B: I was drafted and was an enlisted man for about nine months. I got in and went to armament school in Denver, Colorado, and there I learned the maintenance of fifty and thirty caliber machine guns. I volunteered. We had the choice to volunteer what branch of service. I chose the Air Corps and joined the Air Corps. After I got out of armament school went to Topeka, Kansas. There was a B 17 and a B24 training base there and there I finished up the nine months of enlisted, and for what reason I don't know to this day, fell out of the good graces of the master sergeant so I volunteered for flying and the flights were aviation cadets. I passed the physical and mental requirements and went to the Army Air Corp's flying school. The three different bases where I learned to fly were at Uvalde, Texas, in southern Texas. The second phase of training they called basic training, was at San Antonio, Texas and the third phase of training I went into multi-engine airplanes, two engines or more at Lubbock, Texas.
C: That was a big base at Lubbock, wasn't it?
B: No, at that time there were four training squadrons on that field, there were a lot of cadets. At that time the Army needed pilots and while I was in preparation at St. Antonio, Texas, there were 10,000 cadets on the base. Between the 10,000 cadets there would be so many pilots, so many navigators, and so many bombardiers. I applied for pilot training and went through pilot's training. Upon graduation from flying school I went to Sellman Field in Alabama for two weeks of navigation training and from Sellman Field I went to Pensacola, Florida to get training in Catalina seaplanes. It was on a Navy base and we went through the third phase of naval aviation.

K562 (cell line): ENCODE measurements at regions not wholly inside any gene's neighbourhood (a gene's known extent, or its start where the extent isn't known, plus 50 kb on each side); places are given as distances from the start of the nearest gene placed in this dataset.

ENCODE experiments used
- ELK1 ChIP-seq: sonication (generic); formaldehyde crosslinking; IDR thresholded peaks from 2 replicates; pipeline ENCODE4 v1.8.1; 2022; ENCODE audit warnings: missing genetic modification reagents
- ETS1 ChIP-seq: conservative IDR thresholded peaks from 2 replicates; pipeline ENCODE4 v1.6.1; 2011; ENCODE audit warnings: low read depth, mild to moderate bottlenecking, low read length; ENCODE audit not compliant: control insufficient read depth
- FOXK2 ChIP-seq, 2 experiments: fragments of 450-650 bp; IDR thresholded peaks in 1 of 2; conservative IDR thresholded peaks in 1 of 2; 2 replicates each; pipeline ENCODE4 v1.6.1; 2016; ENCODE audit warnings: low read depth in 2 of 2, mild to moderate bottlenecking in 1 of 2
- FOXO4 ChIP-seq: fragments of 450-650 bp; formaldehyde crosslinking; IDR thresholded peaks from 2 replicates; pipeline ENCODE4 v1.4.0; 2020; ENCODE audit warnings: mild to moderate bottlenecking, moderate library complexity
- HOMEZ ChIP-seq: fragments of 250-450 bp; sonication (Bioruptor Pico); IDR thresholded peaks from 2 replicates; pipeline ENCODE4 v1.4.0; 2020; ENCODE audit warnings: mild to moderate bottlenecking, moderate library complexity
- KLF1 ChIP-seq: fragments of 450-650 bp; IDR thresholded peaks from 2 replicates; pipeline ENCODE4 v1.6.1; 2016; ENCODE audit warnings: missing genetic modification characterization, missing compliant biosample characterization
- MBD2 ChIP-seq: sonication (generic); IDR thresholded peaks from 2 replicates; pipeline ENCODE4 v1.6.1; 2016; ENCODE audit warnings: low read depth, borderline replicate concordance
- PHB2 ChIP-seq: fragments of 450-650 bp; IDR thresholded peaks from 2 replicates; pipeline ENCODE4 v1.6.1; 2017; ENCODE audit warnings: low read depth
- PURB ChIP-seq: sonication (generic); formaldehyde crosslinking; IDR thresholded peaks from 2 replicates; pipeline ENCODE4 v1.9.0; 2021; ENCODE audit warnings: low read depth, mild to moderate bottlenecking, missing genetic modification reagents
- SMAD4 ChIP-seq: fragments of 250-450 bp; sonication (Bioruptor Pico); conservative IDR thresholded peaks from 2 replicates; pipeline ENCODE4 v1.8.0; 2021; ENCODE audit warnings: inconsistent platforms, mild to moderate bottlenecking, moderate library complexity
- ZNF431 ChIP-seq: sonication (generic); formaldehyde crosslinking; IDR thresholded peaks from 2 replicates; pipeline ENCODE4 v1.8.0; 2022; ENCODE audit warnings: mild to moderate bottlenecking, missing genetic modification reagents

C: Were those the planes that would land on the deck of a ship?
B: No, we could land on water or on the runway. I'll get you a picture.
C: Those are pretty big airplanes.
B: Yes, they are. Of course they were amphibious, could land on water or on the runway. It had a 104 foot wing span. They were 63 feet long and the tail stood up 20 feet above the runway when they were on land.
C: 63 feet long...that's two thirds of a football field, isn't it?
B: It was a big airplane.
C: So then did you start flying those?
B: Oh, yes, we trained in them and then I was assigned to a brand new outfit that the Air Corps, well, they they didn't think they did, but they needed it because at that time we were real active in the war in the Pacific and the Pacific ocean is a lot of water. After my training in the "Catalina" in this country I was assigned to the Third Emergency Rescue Squadron and sent to the Pacific. There we would follow the bomber and fighter strikes, as they were called, along the coast, well, I've flown the China coast all the way from what is now South Vietnam up to the Japanese islands.